New Research Division Publication - George F. Kennan, Containment, and the West's Current Russia Problem
- Research Paper 127: "George F. Kennan, Containment, and the West's Current Russia Problem", by Matthew Rojansky.
Containment was a mode of East-Western relations that many presumed would be relegated to the dustbin of history at the end of the Cold War. However, the current period might accurately be dubbed the era of “new containment”, with many urging the United States, NATO and Europe to once again contain, constrain and counter what they view as Russia’s expansionist policies.
The latest Research Paper by the NDC Research Division argues that although the circumstances around the conflict between Russia and the West today differ considerably from those of the Cold War, it nonetheless poses a serious threat to European security and stability, and demands a careful and comprehensive Western response. The paper was written by Visiting Scholar Matthew Rojansky, Director of the George F. Kennan Institute in Washington, DC. Matt served as our in-house expert on Russia for five weeks in late 2015.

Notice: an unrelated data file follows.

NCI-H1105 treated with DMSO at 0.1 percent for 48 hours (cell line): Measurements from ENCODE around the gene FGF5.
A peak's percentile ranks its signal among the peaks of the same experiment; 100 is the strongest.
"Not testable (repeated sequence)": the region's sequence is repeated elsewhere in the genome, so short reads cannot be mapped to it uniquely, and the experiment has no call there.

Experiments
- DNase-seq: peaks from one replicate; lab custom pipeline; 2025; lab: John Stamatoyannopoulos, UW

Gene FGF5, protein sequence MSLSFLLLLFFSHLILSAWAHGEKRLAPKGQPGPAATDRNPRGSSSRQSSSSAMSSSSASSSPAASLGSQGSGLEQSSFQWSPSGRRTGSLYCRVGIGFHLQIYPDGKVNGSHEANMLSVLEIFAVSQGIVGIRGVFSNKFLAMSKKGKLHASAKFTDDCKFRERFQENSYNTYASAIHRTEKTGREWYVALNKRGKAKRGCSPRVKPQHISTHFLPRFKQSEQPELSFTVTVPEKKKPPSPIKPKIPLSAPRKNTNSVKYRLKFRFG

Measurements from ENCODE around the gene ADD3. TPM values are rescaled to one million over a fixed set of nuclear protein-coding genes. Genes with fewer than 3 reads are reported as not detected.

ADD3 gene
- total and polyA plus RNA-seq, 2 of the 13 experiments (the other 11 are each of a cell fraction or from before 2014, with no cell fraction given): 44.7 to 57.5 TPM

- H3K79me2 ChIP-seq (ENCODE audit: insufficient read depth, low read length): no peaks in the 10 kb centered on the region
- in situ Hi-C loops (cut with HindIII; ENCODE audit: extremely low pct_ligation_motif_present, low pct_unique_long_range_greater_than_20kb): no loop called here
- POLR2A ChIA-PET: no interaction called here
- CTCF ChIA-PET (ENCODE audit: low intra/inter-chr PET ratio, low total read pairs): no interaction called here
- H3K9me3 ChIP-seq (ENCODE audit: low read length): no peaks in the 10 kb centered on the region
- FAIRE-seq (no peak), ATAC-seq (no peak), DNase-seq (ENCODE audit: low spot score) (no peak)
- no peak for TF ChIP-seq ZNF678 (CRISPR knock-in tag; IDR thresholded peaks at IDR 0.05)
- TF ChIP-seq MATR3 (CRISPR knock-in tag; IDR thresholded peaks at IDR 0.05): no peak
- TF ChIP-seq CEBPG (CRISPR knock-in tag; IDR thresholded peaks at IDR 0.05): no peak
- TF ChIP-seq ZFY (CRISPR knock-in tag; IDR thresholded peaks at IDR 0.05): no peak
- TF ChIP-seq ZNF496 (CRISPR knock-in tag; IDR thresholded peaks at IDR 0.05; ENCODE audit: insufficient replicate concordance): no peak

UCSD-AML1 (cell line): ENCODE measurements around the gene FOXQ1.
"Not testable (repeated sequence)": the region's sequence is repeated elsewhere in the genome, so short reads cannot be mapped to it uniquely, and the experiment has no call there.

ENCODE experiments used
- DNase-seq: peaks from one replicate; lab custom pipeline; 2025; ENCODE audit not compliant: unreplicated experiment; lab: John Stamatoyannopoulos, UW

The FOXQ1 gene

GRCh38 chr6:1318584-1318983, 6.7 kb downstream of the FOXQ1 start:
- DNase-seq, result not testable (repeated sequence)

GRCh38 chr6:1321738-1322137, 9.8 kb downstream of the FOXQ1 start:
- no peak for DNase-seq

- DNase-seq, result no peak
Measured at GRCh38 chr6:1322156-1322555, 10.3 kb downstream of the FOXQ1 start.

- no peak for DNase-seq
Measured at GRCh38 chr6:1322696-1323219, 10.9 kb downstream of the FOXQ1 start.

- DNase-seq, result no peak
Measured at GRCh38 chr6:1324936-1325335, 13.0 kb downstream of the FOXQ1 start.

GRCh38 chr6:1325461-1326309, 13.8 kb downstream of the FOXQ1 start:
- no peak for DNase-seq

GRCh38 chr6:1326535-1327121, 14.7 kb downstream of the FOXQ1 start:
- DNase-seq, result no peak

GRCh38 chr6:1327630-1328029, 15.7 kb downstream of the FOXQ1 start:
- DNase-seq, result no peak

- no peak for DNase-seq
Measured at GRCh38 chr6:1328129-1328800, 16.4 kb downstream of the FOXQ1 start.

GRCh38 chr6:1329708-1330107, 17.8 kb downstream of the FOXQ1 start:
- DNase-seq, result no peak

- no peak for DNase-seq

The containment policy is generally credited to US diplomat George F. Kennan and his writings in the early Cold War period, particularly his famous "long telegram" to the State Department which became a classic article in Foreign Affairs by "X." The author here presents Kennan’s rationale for a containment policy in response to the threat from Moscow, with reference to the potential application of his arguments in the present conflict. It also describes Kennan’s own understanding of containment as primarily a non-military strategy. The paper also recalls Kennan’s specific recommendation that defeating the Soviet threat would require a robust Western capacity to understand Russia, a capacity that he would judge to be sadly lacking today.
We were glad to have Matt on our team and hope you find his paper valuable in explaining possible Western responses to Russian revanchism.
Jeffrey A. Larsen, PhD, Division Head Research